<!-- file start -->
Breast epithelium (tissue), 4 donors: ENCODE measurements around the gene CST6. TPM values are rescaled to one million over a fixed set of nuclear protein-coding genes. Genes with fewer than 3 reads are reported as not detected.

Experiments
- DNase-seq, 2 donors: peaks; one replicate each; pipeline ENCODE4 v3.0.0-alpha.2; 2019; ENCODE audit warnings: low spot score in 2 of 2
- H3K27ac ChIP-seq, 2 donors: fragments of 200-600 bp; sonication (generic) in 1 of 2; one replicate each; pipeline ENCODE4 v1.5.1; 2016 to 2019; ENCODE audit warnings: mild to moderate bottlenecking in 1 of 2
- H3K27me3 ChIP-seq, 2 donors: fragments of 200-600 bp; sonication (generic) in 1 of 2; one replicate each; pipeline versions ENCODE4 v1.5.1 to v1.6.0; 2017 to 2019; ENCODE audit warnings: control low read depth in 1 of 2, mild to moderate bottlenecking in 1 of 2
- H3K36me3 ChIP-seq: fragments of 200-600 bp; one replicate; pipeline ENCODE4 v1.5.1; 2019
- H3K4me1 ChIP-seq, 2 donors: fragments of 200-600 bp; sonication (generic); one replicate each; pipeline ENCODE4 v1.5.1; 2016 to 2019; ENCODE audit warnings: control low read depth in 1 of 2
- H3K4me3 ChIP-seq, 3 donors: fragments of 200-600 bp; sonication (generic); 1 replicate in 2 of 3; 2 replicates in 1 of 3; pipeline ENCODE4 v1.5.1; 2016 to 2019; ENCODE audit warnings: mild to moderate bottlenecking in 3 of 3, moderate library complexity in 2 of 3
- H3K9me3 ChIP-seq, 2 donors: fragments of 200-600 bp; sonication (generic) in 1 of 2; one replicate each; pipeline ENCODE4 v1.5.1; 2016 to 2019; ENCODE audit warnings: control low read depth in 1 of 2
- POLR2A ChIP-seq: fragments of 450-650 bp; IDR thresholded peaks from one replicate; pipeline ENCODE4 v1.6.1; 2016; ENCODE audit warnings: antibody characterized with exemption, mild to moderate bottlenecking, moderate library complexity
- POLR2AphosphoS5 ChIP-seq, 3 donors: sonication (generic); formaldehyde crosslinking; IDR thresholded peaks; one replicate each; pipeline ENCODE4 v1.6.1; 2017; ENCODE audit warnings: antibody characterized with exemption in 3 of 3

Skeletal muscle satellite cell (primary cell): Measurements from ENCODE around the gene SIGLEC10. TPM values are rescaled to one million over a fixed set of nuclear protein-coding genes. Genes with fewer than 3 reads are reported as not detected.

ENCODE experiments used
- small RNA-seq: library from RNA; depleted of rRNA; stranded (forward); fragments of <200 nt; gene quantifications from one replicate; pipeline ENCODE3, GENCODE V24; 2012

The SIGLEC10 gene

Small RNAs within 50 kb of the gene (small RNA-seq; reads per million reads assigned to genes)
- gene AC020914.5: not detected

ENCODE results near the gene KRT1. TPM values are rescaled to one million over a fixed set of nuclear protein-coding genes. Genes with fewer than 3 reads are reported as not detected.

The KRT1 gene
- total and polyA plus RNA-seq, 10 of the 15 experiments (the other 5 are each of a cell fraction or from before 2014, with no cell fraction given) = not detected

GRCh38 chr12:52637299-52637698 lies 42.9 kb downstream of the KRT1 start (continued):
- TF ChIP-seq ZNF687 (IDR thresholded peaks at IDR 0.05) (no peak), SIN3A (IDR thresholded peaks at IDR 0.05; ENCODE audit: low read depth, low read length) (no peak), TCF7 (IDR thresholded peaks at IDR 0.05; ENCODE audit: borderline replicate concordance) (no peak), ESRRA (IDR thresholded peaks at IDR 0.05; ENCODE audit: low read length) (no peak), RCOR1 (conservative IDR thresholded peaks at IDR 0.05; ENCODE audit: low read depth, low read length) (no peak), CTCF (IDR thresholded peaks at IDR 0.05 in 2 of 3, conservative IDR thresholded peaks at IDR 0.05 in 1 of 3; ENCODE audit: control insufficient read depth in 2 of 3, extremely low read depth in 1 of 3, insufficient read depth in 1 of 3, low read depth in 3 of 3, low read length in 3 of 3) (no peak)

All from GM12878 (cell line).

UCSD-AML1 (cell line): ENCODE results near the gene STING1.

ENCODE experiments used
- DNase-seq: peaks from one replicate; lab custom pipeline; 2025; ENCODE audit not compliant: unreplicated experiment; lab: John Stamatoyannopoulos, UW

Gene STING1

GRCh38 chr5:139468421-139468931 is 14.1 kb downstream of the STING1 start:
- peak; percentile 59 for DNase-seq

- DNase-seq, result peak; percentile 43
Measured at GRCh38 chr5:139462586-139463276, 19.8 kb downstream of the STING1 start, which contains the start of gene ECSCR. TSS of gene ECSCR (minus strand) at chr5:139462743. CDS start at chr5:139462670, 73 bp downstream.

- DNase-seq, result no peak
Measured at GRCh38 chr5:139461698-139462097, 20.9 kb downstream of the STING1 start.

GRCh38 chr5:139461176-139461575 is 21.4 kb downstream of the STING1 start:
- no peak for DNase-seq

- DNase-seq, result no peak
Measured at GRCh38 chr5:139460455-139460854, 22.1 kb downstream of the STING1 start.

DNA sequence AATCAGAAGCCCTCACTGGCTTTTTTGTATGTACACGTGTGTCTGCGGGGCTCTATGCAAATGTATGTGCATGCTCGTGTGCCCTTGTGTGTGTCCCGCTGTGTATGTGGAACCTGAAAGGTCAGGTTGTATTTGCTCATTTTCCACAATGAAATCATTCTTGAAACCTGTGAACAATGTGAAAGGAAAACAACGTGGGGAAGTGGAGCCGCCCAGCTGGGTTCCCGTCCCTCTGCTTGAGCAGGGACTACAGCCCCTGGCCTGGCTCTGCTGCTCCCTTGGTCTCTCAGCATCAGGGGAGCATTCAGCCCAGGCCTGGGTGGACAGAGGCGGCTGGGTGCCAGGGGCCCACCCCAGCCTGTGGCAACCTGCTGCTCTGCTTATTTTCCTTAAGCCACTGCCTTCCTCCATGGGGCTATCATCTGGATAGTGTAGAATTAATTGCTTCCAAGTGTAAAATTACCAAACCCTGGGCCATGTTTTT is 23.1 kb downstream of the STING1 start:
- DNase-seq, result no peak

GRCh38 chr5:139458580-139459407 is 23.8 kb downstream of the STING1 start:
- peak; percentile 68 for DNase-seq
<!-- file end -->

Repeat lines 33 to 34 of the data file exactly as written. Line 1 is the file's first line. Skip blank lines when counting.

Measured at GRCh38 chr5:139461698-139462097, 20.9 kb downstream of the STING1 start.

GRCh38 chr5:139461176-139461575 is 21.4 kb downstream of the STING1 start: